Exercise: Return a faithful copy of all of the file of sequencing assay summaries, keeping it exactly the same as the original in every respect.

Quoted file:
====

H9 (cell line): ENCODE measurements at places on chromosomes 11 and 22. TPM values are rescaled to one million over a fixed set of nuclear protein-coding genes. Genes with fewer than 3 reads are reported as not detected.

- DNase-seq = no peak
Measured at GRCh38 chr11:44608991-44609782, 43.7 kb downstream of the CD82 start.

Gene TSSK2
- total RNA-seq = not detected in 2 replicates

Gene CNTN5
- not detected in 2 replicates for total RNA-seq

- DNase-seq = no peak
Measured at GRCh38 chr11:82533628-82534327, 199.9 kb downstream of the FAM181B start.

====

H9 (cell line): ENCODE measurements at places on chromosomes 11 and 22. TPM values are rescaled to one million over a fixed set of nuclear protein-coding genes. Genes with fewer than 3 reads are reported as not detected.

- DNase-seq = no peak
Measured at GRCh38 chr11:44608991-44609782, 43.7 kb downstream of the CD82 start.

Gene TSSK2
- total RNA-seq = not detected in 2 replicates

Gene CNTN5
- not detected in 2 replicates for total RNA-seq

- DNase-seq = no peak
Measured at GRCh38 chr11:82533628-82534327, 199.9 kb downstream of the FAM181B start.